Music venue in Lowestoft is hitting the right notes

David Scott from Lowestoft music venue The Aquarium.

David Scott from Lowestoft music venue The Aquarium. - Credit: Nick Butcher

Many live music venues, which were integral to the discovery of future stars, now stand empty across the UK.

The Aquarium is situated on the towns Claremont Pier.

The Aquarium is situated on the towns Claremont Pier. - Credit: Nick Butcher

These small to medium-sized venues provide a platform and invaluable experience between the smaller venues and the arena stage, for artists ascending the music industry's perilous ladder.

East Anglia has a strong pedigree for quality music venues with the Norwich Arts Centre, being named Britain's Best Small Venue by readers of the national musical magazine NME in 2014.

And bucking the national trend is Lowestoft's own live music venue – The Aquarium.

The Aquarium has a capacity of 900 - and being on the town's Claremont Pier adds a unique seaside charm to the music lovers' experience.

David Scott, owner of the Claremont Pier, said: 'We may not be as big as UEA but we are unrivalled in our local area, our sound system is one of the best in the country and we offer a very unique setting.

'The Aquarium has a wide spectrum of music to suit all tastes, from DJ sets, solo singers to big rock bands. The main issues we face are festivals – people pay £100 and can see 10 or so decent bands in one location,' Mr Scott said.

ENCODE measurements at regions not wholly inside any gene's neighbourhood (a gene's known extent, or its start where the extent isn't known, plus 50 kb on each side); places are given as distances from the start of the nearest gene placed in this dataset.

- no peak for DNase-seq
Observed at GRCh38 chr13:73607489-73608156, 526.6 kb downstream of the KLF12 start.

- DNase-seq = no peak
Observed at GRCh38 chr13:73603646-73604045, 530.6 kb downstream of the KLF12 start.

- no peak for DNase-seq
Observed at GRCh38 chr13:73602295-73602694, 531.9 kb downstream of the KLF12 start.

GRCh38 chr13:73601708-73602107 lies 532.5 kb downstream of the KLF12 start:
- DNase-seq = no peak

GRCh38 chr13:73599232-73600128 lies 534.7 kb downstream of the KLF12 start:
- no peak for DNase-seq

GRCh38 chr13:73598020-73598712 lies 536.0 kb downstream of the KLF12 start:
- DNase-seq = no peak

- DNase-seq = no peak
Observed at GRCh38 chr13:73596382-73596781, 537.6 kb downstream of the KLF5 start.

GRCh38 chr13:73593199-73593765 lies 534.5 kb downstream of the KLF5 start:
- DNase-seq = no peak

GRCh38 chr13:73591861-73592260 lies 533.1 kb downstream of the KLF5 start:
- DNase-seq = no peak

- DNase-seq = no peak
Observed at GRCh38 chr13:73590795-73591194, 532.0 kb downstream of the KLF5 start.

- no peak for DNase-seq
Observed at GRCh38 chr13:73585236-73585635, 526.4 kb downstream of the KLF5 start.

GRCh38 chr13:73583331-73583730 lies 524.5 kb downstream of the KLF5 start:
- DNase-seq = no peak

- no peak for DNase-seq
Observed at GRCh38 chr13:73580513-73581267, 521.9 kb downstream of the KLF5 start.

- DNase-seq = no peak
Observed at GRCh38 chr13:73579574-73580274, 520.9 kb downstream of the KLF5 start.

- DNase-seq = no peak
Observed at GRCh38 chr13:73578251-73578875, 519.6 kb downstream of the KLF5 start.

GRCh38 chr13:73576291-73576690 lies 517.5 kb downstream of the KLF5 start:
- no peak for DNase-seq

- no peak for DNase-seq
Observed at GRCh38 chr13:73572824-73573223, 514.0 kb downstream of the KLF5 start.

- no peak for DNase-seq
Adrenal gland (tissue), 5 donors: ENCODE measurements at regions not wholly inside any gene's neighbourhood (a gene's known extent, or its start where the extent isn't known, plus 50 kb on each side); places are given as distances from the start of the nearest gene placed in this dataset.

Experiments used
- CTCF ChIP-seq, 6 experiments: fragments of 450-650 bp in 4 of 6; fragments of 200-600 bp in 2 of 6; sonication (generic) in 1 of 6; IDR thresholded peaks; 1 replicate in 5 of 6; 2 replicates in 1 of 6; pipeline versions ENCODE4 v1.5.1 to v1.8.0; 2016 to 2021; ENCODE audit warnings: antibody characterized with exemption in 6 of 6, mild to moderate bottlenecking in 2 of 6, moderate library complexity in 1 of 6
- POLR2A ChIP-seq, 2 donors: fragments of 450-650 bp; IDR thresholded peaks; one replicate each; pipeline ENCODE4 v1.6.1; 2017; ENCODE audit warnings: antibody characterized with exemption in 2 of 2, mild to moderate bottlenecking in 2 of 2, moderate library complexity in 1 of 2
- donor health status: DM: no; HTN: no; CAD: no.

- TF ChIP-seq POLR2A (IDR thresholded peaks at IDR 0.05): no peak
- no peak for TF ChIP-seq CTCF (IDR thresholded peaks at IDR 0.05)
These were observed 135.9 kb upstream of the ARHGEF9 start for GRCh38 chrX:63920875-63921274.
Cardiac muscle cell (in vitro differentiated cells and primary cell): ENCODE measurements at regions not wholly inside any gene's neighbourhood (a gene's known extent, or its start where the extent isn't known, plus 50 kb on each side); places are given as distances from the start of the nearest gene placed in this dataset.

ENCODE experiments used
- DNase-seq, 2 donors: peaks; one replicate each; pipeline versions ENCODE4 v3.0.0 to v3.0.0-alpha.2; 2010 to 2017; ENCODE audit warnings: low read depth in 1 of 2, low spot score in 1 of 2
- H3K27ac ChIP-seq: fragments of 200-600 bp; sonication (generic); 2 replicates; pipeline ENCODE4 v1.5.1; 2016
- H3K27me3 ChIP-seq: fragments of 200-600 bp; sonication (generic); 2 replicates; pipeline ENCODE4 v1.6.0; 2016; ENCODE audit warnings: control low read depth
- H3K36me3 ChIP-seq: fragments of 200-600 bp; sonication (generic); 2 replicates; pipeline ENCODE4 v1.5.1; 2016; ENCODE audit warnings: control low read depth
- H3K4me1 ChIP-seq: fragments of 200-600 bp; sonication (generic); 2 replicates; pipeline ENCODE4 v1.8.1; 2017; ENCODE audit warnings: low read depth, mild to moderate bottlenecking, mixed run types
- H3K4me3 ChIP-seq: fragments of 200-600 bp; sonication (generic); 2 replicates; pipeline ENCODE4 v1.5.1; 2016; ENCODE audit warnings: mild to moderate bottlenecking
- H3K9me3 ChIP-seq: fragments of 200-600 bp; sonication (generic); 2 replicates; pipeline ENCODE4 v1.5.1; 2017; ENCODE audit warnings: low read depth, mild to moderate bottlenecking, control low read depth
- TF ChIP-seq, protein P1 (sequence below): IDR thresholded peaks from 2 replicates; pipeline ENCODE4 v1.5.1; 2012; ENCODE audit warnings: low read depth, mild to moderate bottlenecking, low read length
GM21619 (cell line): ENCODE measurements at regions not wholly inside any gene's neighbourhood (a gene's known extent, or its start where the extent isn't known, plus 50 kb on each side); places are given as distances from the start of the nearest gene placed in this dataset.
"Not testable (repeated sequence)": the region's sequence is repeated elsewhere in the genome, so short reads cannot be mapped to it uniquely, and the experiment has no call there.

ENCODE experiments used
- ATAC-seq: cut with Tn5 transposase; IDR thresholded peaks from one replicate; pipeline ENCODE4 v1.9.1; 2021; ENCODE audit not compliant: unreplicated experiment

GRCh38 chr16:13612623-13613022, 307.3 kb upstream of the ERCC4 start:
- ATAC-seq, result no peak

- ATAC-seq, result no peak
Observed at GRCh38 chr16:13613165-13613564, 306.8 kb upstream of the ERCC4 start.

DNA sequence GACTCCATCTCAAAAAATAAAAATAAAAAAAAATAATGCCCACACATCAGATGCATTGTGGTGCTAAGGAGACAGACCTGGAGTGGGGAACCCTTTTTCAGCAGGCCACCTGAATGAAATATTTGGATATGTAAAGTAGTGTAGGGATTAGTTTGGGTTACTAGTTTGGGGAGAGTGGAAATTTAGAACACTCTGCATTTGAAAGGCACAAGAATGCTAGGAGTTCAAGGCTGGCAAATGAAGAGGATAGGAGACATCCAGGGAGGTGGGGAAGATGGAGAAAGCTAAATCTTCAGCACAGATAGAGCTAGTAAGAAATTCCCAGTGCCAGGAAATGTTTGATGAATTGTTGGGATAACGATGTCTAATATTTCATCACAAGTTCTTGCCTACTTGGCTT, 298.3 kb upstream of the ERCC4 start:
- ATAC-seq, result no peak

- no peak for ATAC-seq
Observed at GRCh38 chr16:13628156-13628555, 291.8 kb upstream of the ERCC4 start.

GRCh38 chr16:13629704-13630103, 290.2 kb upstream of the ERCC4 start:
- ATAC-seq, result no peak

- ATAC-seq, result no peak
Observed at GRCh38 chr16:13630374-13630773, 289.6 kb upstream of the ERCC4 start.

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'We have found our marketplace by putting on bands that wouldn't normally go to these festivals; as well as supporting local bands and offering them a chance to showcase their talents. Also, the Aquarium is more than a venue, we have roller skating, amusements, two function rooms and two restaurants; you have to have many strings to your bow.'

The UK live music industry is worth £1.6 billion. But despite this figure, venues with capacities of 100 to 900 are frequently closing across the country.

In London, 35 per cent of small and medium venues have closed since 2007 – including the famous 12 Bar Club.

Issues such as venue licensing, noise restrictions and the economic climate have all combined to cause the decline of those socially and culturally important venues.

The Claremont Pier has been in Mr Scott's family for 45 years and in 2013 Lowestoft band The Darkness sold-out the newly refurbished Aquarium within 20 minutes.

Mr Scott added: 'It has taken two years to become established but we have done our two years' probation and are aiming to build for the future. We want to target both young and older audiences, and want to break new music across different genres.

'Many years ago when my father bought the pier we used to have major gigs, so things have now gone full circle with us now being able to do the same with The Aquarium today.'

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What do you think of The Aquarium? Write, giving your full contact details, to: Journal Postbox, 147 London Road North, Lowestoft NR32 1NB or email